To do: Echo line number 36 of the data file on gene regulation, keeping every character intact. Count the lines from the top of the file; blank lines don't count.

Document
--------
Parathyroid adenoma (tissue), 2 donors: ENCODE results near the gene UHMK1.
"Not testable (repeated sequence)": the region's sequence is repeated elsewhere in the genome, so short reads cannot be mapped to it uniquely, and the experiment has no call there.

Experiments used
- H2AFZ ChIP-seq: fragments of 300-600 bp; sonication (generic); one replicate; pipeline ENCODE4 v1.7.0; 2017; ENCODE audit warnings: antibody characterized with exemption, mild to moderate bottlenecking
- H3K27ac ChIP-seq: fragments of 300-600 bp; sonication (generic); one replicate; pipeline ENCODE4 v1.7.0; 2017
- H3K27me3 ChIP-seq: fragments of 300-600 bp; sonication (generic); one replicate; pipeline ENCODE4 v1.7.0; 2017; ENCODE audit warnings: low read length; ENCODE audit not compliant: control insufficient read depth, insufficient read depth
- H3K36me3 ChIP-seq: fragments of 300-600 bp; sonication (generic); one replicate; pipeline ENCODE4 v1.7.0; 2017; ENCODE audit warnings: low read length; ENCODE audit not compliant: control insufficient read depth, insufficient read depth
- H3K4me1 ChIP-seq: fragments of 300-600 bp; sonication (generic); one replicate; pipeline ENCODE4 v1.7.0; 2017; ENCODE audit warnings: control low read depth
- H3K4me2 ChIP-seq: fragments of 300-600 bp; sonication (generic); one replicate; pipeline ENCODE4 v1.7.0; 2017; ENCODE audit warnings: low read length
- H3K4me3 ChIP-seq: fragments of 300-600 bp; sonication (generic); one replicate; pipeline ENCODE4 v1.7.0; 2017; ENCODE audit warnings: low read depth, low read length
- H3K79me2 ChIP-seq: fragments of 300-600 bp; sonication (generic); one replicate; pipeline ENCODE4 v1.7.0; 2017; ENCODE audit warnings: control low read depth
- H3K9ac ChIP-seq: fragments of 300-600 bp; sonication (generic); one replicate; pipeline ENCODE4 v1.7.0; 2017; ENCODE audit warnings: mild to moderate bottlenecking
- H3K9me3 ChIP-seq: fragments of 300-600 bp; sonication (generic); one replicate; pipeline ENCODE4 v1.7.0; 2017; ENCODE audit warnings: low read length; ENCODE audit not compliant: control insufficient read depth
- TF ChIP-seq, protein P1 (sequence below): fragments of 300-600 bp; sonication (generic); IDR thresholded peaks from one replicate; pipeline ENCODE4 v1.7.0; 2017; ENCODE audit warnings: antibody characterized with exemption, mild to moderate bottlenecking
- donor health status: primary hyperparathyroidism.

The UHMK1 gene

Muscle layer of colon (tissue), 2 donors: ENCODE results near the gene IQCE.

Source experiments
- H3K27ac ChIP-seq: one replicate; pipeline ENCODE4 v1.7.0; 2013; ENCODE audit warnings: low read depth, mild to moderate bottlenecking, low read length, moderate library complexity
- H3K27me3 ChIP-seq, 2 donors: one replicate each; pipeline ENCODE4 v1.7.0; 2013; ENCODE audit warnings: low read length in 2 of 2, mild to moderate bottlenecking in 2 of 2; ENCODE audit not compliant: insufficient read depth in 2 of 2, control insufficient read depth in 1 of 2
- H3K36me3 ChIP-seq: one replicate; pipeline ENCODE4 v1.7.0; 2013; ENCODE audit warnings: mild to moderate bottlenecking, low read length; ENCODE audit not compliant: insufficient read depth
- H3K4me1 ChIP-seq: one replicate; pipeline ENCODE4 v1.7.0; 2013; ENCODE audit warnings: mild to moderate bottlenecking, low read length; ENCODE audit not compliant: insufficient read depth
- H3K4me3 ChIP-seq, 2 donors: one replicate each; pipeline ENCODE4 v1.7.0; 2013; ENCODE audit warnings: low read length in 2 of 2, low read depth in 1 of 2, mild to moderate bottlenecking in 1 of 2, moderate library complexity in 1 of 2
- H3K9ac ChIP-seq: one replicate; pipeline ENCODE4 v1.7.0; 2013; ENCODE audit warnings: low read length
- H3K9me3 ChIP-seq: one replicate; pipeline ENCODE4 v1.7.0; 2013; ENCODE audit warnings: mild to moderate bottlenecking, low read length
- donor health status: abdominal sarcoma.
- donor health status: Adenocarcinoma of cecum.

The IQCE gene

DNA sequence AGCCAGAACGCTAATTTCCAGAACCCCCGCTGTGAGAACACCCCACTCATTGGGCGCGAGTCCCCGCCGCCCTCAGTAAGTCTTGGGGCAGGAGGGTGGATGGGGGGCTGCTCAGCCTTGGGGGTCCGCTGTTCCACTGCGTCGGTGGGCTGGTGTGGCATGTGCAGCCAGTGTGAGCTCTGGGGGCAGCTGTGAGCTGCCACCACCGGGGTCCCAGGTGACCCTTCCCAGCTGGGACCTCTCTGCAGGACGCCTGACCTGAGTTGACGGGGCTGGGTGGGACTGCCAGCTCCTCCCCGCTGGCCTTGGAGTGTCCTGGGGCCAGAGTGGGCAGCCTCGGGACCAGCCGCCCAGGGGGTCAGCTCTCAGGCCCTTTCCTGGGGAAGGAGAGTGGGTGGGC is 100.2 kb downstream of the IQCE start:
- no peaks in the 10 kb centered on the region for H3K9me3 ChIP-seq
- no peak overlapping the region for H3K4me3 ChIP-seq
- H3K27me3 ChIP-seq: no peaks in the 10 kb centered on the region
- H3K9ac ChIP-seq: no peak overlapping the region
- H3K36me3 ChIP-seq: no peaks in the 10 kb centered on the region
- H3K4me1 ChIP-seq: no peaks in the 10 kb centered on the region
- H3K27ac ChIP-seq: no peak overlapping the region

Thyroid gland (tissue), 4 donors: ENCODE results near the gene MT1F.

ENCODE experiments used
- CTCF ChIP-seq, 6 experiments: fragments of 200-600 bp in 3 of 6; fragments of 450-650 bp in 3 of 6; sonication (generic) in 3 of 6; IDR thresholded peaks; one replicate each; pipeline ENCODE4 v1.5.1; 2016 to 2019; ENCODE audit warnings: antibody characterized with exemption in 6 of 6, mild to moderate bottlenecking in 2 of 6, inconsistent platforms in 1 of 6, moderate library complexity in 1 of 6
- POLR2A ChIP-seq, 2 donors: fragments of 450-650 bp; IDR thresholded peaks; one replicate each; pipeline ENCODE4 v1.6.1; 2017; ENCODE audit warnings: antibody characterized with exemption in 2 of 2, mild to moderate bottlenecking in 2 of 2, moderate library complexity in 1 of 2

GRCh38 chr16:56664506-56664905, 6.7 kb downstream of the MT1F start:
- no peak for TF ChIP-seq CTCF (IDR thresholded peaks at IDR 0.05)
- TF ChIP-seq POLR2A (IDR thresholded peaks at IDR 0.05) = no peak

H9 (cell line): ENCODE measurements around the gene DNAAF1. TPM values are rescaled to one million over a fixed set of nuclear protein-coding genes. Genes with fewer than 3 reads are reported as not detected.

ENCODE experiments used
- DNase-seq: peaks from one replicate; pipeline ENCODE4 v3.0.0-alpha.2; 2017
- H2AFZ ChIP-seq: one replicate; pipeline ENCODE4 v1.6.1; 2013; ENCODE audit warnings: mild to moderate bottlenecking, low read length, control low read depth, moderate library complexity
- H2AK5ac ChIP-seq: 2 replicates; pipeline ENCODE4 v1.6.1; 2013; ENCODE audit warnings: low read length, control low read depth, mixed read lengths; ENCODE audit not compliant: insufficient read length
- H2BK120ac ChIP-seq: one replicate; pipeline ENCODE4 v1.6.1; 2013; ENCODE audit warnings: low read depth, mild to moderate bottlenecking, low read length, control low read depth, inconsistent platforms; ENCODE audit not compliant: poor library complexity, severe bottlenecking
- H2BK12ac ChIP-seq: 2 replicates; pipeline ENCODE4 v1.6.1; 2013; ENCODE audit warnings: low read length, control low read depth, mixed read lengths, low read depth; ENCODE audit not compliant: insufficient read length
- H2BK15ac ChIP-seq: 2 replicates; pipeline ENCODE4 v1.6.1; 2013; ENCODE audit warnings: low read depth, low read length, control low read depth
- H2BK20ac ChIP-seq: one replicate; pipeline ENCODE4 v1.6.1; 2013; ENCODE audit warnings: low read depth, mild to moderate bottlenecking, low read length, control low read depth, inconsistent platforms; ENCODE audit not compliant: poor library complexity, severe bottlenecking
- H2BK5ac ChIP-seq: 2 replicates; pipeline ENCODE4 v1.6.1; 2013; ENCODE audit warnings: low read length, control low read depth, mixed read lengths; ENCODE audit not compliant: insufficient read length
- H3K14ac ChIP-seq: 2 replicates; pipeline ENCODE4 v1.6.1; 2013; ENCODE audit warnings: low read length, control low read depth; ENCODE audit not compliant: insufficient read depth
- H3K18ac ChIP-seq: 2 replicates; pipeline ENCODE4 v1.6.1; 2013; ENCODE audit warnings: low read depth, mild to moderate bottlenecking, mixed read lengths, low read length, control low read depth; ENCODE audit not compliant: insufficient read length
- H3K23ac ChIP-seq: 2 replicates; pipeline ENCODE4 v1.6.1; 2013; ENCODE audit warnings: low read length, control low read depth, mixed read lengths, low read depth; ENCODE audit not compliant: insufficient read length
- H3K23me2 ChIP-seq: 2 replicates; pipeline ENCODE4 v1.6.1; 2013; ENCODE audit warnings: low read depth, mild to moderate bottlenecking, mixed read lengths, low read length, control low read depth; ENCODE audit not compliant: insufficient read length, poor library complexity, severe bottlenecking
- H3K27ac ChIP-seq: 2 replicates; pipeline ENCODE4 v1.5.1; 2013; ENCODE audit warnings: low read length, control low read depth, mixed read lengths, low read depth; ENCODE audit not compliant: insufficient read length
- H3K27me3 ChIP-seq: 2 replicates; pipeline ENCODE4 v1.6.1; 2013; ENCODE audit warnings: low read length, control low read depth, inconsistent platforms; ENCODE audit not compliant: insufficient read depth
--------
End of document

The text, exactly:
- H3K27ac ChIP-seq: no peak overlapping the region